The Scottish institution is the first UK university to become part of the Coursera platform, which was set up only last year and has already partnered with Princeton University, Stanford University, the University of Michigan and the University of Pennsylvania.
Internet users will be able to take part in “dozens” of new online courses as a result of Edinburgh and 11 other universities joining the initiative, according to Coursera.
So far, there have been 43 courses offered by Coursera, which has recorded 1.55 million enrolments since it started.
Andrew Ng, co-founder and a professor in Stanford’s computer science department, said that the platform was “truly the future of higher education”.
“Students have greater access than ever before to the world’s foremost subject matter experts. Professors can reach more students in one course than they could have hoped to in a lifetime,” he said.
The other universities that have signed up alongside Edinburgh are: Caltech; Duke University; the École Polytechnique Fédérale de Lausanne; the Georgia Institute of Technology; Johns Hopkins University; Rice University; the University of California, San Francisco; the University of Illinois at Urbana-Champaign; the University of Toronto; the University of Virginia; and the University of Washington.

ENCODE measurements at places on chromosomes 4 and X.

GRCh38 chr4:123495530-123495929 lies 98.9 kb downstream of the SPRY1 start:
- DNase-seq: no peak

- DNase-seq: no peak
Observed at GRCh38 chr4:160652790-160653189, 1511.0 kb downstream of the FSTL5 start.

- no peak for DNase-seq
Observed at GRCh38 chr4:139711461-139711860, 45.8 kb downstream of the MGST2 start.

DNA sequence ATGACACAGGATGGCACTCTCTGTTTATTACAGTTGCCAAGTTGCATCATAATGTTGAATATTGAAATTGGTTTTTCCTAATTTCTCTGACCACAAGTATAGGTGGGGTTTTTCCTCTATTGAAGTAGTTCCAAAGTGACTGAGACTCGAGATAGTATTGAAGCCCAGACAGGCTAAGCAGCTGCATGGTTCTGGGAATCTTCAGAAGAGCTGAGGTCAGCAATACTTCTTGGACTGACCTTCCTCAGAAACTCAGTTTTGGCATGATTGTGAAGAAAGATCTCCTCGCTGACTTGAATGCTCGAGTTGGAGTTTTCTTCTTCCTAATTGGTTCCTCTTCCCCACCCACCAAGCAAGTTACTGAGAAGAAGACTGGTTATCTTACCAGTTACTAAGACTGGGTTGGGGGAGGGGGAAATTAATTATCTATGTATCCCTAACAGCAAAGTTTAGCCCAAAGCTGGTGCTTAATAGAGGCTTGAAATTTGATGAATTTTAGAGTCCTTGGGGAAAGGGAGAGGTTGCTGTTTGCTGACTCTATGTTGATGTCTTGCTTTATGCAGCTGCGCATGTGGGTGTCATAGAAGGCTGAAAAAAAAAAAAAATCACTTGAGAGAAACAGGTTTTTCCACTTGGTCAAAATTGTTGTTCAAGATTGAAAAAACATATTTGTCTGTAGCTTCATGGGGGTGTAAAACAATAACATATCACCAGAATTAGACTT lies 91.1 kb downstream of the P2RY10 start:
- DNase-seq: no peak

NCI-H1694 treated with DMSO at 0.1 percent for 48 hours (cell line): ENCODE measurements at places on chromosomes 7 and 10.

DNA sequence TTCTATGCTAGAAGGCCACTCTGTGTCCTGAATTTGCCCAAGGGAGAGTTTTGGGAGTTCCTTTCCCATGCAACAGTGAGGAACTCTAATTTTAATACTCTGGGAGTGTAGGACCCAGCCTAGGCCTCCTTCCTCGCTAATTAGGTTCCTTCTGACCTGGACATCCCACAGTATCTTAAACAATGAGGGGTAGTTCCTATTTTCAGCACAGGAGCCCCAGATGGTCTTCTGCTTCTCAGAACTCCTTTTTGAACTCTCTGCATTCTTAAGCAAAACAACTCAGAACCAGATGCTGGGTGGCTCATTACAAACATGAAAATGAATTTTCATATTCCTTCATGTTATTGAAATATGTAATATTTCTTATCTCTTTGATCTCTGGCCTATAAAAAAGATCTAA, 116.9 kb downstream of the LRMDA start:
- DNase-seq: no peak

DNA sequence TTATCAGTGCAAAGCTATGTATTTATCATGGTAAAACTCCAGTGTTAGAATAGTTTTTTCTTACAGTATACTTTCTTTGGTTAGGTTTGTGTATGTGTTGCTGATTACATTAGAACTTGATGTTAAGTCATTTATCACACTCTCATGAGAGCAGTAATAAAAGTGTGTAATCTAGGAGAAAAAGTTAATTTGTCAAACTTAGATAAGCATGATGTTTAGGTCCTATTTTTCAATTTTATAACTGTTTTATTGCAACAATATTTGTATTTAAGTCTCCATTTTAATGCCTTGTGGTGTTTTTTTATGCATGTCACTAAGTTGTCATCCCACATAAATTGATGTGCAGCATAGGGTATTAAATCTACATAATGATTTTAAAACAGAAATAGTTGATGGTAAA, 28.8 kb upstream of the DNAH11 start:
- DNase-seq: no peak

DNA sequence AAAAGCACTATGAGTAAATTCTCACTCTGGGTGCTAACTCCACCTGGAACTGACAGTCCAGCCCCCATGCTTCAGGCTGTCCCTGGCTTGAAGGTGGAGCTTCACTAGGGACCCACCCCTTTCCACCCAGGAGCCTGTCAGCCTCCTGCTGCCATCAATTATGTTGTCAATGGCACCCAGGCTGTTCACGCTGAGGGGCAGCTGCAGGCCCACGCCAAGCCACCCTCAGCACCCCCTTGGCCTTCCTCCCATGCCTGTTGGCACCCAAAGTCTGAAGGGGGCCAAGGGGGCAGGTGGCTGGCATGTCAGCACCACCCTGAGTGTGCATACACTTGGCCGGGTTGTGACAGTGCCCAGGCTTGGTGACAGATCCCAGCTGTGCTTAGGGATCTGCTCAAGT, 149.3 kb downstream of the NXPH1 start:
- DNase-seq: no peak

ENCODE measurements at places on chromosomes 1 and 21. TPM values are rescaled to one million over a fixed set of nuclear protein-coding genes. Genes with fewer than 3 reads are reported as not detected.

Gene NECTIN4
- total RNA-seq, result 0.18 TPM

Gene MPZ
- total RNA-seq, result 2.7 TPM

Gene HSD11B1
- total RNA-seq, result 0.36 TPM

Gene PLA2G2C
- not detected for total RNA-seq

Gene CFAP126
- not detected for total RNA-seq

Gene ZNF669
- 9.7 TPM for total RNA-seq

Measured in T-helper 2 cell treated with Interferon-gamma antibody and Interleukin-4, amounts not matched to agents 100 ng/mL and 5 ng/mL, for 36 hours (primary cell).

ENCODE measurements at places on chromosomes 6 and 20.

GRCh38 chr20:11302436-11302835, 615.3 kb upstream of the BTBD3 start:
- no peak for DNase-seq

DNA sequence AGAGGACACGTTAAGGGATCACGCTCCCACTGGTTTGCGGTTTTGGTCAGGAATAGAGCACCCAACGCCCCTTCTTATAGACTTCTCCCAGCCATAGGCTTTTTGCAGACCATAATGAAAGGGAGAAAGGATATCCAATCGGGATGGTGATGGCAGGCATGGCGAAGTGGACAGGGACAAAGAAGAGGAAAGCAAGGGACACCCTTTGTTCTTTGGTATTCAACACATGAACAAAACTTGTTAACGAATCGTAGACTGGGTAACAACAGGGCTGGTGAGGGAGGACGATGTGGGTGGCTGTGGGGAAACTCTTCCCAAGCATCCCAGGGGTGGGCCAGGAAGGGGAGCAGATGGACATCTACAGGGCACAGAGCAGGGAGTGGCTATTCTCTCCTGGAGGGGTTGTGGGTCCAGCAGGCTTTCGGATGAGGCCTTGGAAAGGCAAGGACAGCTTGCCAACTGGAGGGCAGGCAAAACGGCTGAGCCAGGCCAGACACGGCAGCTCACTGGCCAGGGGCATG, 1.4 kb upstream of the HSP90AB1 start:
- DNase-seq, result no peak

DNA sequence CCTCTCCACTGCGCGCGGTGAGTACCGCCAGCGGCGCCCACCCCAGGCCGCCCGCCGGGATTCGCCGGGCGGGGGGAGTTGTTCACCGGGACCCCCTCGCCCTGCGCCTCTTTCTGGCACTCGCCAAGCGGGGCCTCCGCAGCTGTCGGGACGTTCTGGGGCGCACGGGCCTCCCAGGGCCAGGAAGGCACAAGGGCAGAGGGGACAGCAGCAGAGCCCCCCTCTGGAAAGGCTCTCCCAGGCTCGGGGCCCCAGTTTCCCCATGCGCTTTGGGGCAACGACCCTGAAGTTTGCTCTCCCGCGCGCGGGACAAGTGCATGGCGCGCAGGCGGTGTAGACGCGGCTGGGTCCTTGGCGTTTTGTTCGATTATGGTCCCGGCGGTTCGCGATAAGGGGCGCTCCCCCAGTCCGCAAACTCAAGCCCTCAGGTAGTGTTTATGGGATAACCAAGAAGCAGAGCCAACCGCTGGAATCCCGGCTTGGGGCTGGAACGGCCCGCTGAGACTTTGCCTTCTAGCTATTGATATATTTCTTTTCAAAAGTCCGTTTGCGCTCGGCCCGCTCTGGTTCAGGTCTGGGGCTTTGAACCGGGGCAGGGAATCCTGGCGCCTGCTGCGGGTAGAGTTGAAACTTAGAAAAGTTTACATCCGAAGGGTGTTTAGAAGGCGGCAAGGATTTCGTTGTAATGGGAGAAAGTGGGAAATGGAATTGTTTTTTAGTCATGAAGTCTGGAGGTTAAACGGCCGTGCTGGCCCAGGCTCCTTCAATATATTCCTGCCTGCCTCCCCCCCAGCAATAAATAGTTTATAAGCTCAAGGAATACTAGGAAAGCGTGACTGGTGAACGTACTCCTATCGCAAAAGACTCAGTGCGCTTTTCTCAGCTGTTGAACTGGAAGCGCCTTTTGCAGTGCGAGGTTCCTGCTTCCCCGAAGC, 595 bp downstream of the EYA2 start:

Daphne Koller, the other co-founder of Coursera and also a professor in the computing science department at Stanford, said that the organisation was “dedicated to creating better educational opportunities inside and outside the classroom, and we could not do it without the blessing and commitment of universities”.
“We’re fortunate to have the support of these highly respected academic institutions as we move towards our shared goal of providing a high-quality education to everyone around the world,” she said.
Coursera is not the only service to offer free online courses. UK universities such as The Open University have already made much of their material available to download.